It’s difficult to get overly excited about Felder’s chances in the NBA because while there is modern precedent for players his height being successful, that success is often predicated upon overwhelming quickness (Lawson) or darting body control (Thomas). Kay Felder has neither, and his shot-making is not enough to overcome that simple truth.
For as closely as he fits into many stereotypes for small score-first point guards, Felder’s effort is enough to flip that script a little on the defensive end. He rarely gets lulled to sleep off-ball; always attentive, taking advantage of the freedom Kampe’s loose zone scheme offered him, and playing the passing lanes. He made plays not common for players of his stature in creating transition looks:
However, that lack of foot speed comes back to haunt Felder on-ball; even as a small player with a lower center of gravity, he gets beaten consistently off the dribble. When it only takes an elbow or a shove to get you out of position, you can’t afford to lose as step- and Felder often does. He can get downright knocked down by screens, and is rarely going to be able to contest a shot. At the next level, he’s bound to get torched if he’s posted up, driven on, or shot over; it’s going to be hard for him to survive on a nightly basis if he can’t at least stay in front of his man and poke at the ball.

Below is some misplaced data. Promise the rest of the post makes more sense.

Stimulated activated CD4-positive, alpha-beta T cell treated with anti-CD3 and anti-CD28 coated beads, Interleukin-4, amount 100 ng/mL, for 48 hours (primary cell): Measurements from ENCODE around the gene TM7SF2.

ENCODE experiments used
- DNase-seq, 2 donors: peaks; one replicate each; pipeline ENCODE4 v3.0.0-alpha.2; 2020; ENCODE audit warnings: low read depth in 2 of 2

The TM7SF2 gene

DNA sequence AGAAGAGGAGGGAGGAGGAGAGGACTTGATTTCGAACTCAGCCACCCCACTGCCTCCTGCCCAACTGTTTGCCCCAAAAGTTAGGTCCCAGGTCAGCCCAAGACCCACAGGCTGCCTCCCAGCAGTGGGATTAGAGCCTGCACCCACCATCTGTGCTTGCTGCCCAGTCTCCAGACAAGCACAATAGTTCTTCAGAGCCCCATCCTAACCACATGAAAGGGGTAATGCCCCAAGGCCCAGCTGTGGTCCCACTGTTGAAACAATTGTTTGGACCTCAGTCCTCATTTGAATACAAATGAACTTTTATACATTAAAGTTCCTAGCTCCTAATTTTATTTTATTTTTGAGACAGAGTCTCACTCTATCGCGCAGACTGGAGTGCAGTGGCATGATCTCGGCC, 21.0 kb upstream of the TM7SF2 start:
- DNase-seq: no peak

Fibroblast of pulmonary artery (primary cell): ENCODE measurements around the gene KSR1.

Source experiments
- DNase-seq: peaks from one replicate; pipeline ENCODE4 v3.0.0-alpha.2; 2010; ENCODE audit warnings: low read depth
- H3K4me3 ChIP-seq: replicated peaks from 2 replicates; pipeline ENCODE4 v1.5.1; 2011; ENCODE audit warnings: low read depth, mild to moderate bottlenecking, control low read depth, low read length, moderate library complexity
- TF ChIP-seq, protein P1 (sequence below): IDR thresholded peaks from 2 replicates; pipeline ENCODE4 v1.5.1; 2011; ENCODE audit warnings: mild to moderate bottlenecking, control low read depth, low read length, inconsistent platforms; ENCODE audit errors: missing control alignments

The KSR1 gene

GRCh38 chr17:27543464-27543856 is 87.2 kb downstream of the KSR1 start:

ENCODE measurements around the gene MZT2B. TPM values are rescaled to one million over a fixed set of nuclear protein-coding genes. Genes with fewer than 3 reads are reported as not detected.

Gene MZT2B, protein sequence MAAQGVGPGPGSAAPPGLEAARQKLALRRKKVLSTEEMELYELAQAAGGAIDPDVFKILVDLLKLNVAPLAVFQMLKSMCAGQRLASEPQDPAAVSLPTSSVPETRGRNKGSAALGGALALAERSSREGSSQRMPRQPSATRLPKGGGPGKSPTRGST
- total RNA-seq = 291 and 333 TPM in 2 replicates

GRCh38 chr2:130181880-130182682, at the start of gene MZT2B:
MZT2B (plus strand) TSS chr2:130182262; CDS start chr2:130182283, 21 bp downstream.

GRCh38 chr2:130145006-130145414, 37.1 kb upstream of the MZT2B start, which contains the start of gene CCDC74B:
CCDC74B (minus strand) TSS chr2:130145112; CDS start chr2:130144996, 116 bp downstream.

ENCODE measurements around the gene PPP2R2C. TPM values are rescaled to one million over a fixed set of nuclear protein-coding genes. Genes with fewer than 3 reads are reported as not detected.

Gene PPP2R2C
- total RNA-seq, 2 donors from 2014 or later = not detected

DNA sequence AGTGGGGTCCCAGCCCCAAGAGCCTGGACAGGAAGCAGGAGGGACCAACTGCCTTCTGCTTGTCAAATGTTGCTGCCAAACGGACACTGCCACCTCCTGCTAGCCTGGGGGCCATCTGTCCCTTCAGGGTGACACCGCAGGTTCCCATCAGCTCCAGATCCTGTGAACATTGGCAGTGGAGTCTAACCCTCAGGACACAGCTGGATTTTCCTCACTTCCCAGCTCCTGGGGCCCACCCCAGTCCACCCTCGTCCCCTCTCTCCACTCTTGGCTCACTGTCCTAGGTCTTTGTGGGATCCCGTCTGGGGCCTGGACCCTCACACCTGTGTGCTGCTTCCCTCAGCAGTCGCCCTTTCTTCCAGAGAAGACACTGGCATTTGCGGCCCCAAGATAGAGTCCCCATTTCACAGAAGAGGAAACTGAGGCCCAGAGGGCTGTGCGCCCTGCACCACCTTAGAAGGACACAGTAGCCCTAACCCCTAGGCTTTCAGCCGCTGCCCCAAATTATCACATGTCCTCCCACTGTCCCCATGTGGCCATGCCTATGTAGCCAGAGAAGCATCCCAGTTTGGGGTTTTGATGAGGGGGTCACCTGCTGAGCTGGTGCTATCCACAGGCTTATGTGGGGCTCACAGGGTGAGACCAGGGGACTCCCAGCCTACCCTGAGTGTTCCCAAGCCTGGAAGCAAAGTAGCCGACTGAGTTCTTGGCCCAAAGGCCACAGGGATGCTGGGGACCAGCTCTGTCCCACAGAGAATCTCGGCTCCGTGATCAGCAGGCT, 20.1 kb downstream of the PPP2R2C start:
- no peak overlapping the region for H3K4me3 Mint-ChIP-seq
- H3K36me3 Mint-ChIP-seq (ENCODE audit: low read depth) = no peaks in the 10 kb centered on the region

That torching won’t be for a lack of effort, though, and one place where that effort manifests itself is his transition defense. It’s clear that Felder got used to timing and decision-making in double time while he was playing at Oakland, such that he can make a difference as a last line of defense in the fast break:
Unfortunately, the second clip highlights exactly why he’ll likely never be a difference maker on defense, however obvious the conclusion; he’ll never get up as high or shove as hard as other players. Nevertheless, that leaping ability and timing in doing so is valuable, especially on the glass. Felder has shown an aptitude and vision for rebounding that is rare for a guard. He nabs a lot of balls that other guys can get to, reaching or jumping just past them to do so.
Again, though, that all becomes so much faster at the next level — he’s not out-hustling Tristan Thompson for a rebound anytime soon, but the rebounding is another skill that allows him to work hard on defense and earn himself further offensive production. That’s important.
Watching extended tape on Felder was a nice reminder of why he’s a fringe NBA prospect despite his monstrous production this year. He’s not Damian Lillard, C.J. McCollum or Elfrid Payton, despite what his gaudy numbers in a small, mid-major, in an unheralded conference might have you believe. He lacks the athleticism of Payton and Lillard and the shooting stroke of McCollum.
Take all of the work those guys have to do on defense and multiply it by about three and you’re left with the deficiencies that Felder must overcome. It’s going to take a lot of work, but there’s only so much trying you can do as a 5-9 guard.